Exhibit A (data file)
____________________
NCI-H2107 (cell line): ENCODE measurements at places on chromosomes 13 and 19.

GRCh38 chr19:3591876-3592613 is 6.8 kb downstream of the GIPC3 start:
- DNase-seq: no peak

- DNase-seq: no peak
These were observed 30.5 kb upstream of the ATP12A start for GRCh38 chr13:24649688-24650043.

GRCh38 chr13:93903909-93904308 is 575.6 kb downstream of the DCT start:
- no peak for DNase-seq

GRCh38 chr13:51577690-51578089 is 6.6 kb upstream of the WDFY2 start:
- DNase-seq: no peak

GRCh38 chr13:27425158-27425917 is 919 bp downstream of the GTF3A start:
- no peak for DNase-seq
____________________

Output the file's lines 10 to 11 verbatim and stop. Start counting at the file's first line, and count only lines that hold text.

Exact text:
GRCh38 chr13:27425158-27425917 is 919 bp downstream of the GTF3A start:
- no peak for DNase-seq